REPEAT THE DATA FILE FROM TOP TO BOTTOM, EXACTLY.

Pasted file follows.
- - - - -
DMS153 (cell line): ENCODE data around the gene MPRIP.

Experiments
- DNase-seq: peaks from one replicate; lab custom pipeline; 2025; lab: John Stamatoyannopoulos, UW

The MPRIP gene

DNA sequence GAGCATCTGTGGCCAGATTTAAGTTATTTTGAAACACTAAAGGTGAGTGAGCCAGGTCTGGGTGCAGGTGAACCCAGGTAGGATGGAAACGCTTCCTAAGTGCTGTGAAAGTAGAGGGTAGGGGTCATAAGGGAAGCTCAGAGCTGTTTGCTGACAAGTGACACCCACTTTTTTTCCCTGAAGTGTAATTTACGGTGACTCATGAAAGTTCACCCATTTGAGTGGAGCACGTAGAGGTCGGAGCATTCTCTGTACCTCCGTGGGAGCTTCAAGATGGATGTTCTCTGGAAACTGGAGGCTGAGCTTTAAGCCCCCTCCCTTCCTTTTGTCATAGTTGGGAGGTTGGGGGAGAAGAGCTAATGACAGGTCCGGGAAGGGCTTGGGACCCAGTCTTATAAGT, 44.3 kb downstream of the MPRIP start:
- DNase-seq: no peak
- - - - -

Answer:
DMS153 (cell line): ENCODE data around the gene MPRIP.

Experiments
- DNase-seq: peaks from one replicate; lab custom pipeline; 2025; lab: John Stamatoyannopoulos, UW

The MPRIP gene

DNA sequence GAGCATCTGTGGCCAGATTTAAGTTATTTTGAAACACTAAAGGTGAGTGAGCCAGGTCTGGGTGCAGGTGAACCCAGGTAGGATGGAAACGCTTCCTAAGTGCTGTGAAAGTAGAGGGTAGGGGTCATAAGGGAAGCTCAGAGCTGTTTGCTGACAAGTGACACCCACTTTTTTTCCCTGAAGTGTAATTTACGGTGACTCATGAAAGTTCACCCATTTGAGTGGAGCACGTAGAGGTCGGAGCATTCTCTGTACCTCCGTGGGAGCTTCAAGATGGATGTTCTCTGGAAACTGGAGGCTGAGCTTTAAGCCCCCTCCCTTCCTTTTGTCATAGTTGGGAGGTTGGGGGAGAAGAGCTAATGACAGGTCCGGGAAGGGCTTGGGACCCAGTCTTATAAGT, 44.3 kb downstream of the MPRIP start:
- DNase-seq: no peak